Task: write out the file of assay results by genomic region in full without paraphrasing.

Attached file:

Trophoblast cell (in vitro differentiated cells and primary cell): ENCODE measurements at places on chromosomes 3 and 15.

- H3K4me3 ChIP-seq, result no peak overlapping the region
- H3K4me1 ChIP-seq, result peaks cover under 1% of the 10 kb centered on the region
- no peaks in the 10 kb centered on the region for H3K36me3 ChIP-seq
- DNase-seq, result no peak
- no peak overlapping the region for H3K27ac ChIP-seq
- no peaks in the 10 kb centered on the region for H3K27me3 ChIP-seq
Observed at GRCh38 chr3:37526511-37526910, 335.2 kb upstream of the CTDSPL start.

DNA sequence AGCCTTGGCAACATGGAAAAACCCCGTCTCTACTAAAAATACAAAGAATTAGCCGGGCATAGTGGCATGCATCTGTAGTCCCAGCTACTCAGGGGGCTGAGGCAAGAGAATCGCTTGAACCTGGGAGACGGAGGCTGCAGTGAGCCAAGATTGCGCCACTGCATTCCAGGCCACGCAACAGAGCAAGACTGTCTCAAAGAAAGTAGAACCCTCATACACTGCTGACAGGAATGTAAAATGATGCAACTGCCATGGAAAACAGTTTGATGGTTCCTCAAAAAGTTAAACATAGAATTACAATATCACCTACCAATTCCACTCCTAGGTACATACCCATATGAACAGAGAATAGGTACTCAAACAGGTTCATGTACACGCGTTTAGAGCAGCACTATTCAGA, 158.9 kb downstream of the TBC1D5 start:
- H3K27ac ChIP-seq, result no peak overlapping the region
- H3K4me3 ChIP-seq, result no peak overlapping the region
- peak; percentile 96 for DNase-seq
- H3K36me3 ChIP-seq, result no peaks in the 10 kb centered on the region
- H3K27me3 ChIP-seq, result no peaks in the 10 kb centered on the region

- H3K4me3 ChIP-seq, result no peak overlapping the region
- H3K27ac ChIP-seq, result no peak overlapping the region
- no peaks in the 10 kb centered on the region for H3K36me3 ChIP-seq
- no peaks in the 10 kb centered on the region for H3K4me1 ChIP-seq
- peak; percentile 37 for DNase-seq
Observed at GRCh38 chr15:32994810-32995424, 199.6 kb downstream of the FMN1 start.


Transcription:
Trophoblast cell (in vitro differentiated cells and primary cell): ENCODE measurements at places on chromosomes 3 and 15.

- H3K4me3 ChIP-seq, result no peak overlapping the region
- H3K4me1 ChIP-seq, result peaks cover under 1% of the 10 kb centered on the region
- no peaks in the 10 kb centered on the region for H3K36me3 ChIP-seq
- DNase-seq, result no peak
- no peak overlapping the region for H3K27ac ChIP-seq
- no peaks in the 10 kb centered on the region for H3K27me3 ChIP-seq
Observed at GRCh38 chr3:37526511-37526910, 335.2 kb upstream of the CTDSPL start.

DNA sequence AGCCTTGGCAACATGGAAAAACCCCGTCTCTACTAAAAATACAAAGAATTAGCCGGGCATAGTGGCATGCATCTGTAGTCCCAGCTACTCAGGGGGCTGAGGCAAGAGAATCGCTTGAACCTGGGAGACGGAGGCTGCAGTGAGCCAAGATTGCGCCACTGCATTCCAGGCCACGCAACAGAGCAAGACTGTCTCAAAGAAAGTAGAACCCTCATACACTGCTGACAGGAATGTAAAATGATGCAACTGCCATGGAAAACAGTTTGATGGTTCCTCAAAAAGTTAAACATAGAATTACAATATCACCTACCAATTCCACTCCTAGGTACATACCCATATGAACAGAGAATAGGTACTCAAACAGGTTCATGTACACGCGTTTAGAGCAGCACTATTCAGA, 158.9 kb downstream of the TBC1D5 start:
- H3K27ac ChIP-seq, result no peak overlapping the region
- H3K4me3 ChIP-seq, result no peak overlapping the region
- peak; percentile 96 for DNase-seq
- H3K36me3 ChIP-seq, result no peaks in the 10 kb centered on the region
- H3K27me3 ChIP-seq, result no peaks in the 10 kb centered on the region

- H3K4me3 ChIP-seq, result no peak overlapping the region
- H3K27ac ChIP-seq, result no peak overlapping the region
- no peaks in the 10 kb centered on the region for H3K36me3 ChIP-seq
- no peaks in the 10 kb centered on the region for H3K4me1 ChIP-seq
- peak; percentile 37 for DNase-seq
Observed at GRCh38 chr15:32994810-32995424, 199.6 kb downstream of the FMN1 start.